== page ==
Producing a film brings people together for a limited time, under a legal corporation around a single endeavor. Big movie makers raise hundreds of millions to make a film. Numerous specialists, including actors, camera workers, editors, and writers (“talent” as they have been called long before HR and T&D types adopted the word to strike another metaphor to describe the human commodity at work), may belong to a guild for reasons of standardizing pay and leveling power between those hiring and those seeking work. While it may take two years to make a box office movie, most work only a few weeks or months. This organizational model seems comparable to how traditional companies are currently using gig workers.

Newer network-organized companies are finding their own improvisational approach to work shaped by regulatory expectations, employment law being only one them. Ride-sharing gig workers have triggered regulatory review in every major city where taxi companies reigned.

Just as industrial models shaped how we teach our children, most corporate training today strives for industrial efficiencies intended to inculcate individuals with precise methods of doing. While failure to provide training may be an organization’s fault (e.g., safety training, anti-harassment training, or corporate computer security protocol), failure to learn is considered the individual’s fault. Gig workers are expected to show up trained and certified, and to carry in their own tools and equipment required to do the job. Acquiring people and real estate in which to place them is also a matter of financial efficiency. Though shedding employees quickly is not the public relations or legal hurdle people believe it to be, gig workers make bulking up and trimming down easier.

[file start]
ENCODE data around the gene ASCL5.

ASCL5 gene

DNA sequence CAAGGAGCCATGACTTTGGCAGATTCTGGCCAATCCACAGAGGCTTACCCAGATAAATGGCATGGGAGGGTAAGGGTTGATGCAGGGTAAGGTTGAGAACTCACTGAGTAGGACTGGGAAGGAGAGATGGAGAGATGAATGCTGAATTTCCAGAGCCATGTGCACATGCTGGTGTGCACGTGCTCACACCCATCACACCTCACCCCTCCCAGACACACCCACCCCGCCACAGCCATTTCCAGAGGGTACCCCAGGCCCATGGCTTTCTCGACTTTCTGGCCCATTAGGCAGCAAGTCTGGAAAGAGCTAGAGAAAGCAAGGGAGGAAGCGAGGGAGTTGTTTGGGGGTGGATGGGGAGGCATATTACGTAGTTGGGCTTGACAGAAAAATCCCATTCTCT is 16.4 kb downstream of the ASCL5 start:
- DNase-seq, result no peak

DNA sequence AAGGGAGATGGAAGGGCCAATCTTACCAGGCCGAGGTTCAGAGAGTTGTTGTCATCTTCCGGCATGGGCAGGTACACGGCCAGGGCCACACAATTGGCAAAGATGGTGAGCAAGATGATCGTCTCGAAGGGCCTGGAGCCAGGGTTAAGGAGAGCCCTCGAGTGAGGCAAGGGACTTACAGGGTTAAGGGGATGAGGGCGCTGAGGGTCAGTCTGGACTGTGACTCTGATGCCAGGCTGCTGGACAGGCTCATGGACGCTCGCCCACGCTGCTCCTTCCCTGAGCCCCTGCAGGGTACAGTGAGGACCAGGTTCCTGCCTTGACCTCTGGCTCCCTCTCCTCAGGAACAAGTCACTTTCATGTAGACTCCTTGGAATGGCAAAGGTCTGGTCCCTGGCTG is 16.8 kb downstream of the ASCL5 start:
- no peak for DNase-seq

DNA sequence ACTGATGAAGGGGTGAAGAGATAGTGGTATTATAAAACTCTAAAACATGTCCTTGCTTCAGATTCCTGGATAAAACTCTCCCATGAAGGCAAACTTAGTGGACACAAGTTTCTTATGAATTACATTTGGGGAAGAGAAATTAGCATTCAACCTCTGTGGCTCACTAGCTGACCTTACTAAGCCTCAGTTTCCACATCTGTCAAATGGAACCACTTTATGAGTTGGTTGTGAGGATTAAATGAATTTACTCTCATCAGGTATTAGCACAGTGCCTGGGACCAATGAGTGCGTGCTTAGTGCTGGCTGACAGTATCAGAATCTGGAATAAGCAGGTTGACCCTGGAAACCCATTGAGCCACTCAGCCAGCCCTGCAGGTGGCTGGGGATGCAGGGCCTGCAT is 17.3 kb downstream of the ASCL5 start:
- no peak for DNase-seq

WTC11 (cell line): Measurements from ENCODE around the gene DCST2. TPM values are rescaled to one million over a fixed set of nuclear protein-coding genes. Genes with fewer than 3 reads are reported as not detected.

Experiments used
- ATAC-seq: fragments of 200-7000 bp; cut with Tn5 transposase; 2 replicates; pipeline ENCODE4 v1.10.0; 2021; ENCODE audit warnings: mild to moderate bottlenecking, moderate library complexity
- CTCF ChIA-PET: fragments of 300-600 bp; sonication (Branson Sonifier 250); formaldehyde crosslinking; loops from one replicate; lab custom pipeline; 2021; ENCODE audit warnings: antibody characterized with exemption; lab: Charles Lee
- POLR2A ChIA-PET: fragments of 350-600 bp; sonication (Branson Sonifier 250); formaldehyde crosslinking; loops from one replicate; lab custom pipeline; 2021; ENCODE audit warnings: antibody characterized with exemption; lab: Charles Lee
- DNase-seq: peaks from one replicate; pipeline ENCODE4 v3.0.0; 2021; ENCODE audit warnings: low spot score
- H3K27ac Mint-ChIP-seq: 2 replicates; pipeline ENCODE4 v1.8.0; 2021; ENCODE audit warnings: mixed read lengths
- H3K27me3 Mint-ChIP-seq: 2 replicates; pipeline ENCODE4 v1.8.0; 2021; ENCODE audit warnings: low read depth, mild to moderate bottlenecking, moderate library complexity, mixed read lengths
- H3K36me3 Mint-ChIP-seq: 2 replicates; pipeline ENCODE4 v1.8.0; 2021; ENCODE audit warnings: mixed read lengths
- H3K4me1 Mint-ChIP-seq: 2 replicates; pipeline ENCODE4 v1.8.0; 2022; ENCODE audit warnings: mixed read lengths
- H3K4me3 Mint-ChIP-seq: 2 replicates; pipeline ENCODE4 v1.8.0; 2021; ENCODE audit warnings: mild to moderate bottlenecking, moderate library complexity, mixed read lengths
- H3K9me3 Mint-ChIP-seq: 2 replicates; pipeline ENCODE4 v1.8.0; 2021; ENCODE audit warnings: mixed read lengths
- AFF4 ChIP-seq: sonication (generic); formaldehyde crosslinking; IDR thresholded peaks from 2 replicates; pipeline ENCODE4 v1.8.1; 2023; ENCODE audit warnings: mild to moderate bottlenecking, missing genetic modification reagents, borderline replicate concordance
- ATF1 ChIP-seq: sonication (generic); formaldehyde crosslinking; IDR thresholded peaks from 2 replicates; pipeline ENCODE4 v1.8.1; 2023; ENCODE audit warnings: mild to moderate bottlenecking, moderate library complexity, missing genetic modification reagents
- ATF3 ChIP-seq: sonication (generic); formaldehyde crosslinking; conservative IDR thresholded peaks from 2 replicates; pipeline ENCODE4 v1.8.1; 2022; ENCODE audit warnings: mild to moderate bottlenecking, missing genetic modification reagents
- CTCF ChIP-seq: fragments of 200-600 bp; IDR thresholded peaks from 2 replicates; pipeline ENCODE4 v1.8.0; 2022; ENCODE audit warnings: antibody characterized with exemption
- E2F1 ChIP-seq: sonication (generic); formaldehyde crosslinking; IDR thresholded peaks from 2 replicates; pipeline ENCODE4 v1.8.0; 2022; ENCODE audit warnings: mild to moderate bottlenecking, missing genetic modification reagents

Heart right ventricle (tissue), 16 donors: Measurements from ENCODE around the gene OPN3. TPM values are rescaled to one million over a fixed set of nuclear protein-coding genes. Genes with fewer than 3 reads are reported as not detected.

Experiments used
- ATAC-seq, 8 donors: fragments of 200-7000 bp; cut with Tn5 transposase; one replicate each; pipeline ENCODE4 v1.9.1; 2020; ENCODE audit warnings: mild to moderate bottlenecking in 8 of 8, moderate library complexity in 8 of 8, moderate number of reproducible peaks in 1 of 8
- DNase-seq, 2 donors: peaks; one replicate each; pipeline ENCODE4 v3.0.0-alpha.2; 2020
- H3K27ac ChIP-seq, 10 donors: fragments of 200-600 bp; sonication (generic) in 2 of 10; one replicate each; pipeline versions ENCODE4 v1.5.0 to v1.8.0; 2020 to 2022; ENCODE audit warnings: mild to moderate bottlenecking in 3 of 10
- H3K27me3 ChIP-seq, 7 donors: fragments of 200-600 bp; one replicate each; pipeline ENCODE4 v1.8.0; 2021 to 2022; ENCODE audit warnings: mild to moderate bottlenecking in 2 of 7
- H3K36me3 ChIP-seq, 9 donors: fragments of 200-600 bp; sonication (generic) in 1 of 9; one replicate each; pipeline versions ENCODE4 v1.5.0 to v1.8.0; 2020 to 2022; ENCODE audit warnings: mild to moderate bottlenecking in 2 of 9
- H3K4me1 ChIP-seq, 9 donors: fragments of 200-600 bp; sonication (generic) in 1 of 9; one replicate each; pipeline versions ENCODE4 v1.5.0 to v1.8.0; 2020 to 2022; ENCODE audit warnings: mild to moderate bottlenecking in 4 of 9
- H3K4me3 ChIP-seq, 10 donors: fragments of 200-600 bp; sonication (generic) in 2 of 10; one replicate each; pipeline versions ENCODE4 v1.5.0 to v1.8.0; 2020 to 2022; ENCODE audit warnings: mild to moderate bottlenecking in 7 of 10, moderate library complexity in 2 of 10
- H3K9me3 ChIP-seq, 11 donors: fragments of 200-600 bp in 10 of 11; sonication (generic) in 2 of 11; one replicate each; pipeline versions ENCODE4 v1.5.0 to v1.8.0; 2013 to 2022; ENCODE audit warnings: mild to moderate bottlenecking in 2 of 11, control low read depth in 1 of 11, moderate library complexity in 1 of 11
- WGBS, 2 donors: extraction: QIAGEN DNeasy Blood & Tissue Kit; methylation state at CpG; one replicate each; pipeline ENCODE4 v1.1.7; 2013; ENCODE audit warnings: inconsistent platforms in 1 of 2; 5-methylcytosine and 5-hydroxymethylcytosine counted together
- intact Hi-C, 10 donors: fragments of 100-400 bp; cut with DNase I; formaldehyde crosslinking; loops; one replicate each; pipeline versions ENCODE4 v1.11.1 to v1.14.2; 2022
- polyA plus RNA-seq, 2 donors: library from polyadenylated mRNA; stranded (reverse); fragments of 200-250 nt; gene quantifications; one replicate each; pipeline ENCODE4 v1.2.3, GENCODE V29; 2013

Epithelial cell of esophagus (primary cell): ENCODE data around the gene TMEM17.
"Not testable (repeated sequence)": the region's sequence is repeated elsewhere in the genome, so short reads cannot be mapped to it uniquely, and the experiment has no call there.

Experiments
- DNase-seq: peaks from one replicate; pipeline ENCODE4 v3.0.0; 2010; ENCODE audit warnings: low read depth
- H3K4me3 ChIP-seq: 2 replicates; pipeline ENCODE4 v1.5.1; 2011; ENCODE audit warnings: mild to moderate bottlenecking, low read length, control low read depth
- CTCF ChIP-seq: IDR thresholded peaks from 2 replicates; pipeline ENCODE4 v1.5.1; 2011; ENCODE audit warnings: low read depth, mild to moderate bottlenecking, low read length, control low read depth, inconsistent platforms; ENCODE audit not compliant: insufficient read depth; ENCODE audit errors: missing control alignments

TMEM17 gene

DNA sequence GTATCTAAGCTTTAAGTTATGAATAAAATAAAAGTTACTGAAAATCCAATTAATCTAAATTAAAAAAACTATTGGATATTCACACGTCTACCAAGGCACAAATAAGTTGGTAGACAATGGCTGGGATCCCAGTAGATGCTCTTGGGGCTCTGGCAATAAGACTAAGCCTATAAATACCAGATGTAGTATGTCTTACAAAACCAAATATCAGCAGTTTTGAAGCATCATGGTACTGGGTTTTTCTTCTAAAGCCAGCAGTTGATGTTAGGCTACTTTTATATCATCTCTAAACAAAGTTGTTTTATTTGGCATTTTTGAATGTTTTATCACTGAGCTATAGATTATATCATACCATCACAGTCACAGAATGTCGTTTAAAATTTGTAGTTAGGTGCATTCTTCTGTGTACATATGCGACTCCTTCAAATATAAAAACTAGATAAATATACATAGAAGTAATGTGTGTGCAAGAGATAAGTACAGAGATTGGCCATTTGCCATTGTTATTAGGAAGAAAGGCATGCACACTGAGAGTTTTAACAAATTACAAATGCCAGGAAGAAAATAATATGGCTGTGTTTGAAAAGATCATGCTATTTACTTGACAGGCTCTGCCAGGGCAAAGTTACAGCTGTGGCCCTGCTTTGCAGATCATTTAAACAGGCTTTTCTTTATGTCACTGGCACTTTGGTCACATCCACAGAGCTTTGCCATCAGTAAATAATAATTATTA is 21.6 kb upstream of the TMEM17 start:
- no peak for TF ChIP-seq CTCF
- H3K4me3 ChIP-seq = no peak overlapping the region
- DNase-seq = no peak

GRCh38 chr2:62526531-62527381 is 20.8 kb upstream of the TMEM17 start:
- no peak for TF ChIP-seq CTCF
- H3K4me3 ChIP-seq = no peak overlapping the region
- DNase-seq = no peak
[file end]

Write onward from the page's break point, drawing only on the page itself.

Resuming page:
Gig work favors a service economy. Don’t pack the house with all manner of competencies, but rather hire and fire as you go. San Francisco’s skyline epitomizes the service economy. The TransAmerican building is a pyramid-like temple to an insurance company, and the suppository-like SalesForce Tower is a tribute to making nothing in particular, but grinding all matter of data in order to sell more of everything faster.

What the discussion of the gig economy is sorely missing is a closer look at the social-psychological factors, including issues related to inclusion and diversity. Standing on management’s side of the wall makes hiring temporaries a godsend for financial rationalizations. But for temp workers, it is not the freedom-granting blessing if they are seeking more predictable employment. Steady income (even the illusion of it) gives psychological security sufficient to find a regular place to live, maybe even a place in which to buy a home and stay awhile longer. It adds a degree of predictability, even though it may be a poor bet in a chaotic world.